Matters came to a head in 1588, when the Spanish Armada set sail to invade England. A combination of wilful fighting on the part of the British fleet, half of which were merchant and/or pirate ships, half Navy, and some extremely good luck with the weather, led to the defeat of the Armada and a rise in the popularity of the queen amongst her own people. By the end of her reign, Elizabeth had put England on the map as a world power and is widely considered to be one of its greatest monarchs.
16th January 1919: Prohibition takes effect.
The 18th amendment to the US constitution banning, “manufacture, sale, or transportation of intoxicating liquors for beverage purposes,” became law on this day in 1919. From the 19th century, temperance societies had been trying to ban alcohol over concerns on its adverse affects. Despite all the effort by authorities to enforce the law, prohibition had the opposite of the desired effect of lowering crime and its underground sale helped organised crime outfits to flourish in the USA. The prohibition laws were over turned in 1933, with the passing of the 21st amendment.
17th January 1950: The Great Brinks Robbery.
More than $2 million was stolen by a gang of eleven highly organised thieves from the Brinks Armoured Car depot in Boston Massachusetts. Seen as almost the perfect crime, the culprits were finally caught only days before the statute of limitations was set to expire on the crime. The gang, led by life long criminal Tony Pino, had staked the depot out for a year and a half to determine when it was holding the most money. When the day to put the plan into action came, the gang, wearing blue coats and Halloween masks, surprised and tied up guards and staff. It took just half an hour for them to take $2.7 million worth of notes, coins, checks and money orders, leaving absolutely no clues as to their identities. One of the gang, Specs O’Keefe, had to leave his share of the money with another member while he served a prison sentence for another crime and close to the expiry of the statute of limitations, he began to suspect he might be cheated out of his share, so hinted that he might talk. A hit man was sent to kill him but only managed to wound him, prompting O’Keefe to testify against the others. Eight members of the gang were arrested and convicted but hardly any of the loot was recovered.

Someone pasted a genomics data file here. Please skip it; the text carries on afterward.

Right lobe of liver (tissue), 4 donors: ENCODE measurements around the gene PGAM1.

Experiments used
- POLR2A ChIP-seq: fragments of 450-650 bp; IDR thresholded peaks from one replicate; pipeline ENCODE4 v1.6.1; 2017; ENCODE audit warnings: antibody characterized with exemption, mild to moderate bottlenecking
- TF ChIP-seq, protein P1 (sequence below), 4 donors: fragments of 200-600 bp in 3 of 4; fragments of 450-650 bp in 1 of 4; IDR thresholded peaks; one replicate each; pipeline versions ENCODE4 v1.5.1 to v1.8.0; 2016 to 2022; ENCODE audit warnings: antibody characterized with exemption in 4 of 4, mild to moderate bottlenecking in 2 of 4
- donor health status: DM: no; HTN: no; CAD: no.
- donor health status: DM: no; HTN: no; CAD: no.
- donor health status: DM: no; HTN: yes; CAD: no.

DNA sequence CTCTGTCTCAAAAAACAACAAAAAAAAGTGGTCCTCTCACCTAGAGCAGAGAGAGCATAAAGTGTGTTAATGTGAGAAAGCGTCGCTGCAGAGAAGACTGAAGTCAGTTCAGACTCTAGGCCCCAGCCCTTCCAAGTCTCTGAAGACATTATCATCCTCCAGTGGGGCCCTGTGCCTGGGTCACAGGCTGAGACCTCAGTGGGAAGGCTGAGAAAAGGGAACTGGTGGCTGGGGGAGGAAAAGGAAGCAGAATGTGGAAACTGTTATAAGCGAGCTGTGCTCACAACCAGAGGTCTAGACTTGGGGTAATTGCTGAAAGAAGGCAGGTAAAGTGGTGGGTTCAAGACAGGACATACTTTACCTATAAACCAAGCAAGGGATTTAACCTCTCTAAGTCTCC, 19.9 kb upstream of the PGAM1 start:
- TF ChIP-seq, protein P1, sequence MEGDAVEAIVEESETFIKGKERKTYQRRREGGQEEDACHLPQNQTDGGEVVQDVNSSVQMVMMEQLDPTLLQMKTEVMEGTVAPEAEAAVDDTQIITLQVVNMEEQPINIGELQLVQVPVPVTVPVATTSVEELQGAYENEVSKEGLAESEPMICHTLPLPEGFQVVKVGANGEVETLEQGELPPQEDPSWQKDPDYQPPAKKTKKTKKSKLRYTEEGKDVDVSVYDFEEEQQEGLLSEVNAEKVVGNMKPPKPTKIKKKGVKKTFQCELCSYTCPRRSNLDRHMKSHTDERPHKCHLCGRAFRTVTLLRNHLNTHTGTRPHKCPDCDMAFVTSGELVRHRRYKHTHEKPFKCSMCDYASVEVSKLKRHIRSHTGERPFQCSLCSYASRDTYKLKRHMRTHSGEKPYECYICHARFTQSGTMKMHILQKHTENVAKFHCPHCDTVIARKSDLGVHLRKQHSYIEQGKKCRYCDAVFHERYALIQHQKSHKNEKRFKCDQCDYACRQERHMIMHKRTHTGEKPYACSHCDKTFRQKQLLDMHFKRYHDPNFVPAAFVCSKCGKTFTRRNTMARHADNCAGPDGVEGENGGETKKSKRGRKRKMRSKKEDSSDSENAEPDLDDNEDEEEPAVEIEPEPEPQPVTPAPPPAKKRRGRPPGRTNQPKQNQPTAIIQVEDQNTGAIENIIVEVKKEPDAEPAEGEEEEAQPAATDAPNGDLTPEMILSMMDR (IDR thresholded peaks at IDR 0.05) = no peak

18th January 1919: Peace conference to end World War One begins.
The negotiations began in Paris, France between world leaders to finally bring an end to ‘the war to end all wars’. USA President Woodrow Wilson argued for a police of ‘peace without victory’, claiming Germany should not be treated too harshly. Prime Ministers Georges Clemenceau of France and Lloyd George of Britain, on the other hand, wanted to punish and weaken Germany for the immense cost caused by the war. Germany was not represented at the conference until May, when a draft of the Versailles Treaty was handed to them. The treaty was signed exactly five years after the murder of Archduke Franz Ferdinand, which triggered the war and was humiliating to the Germans, in particular Article 231 which forced them to accept full responsibility for the war.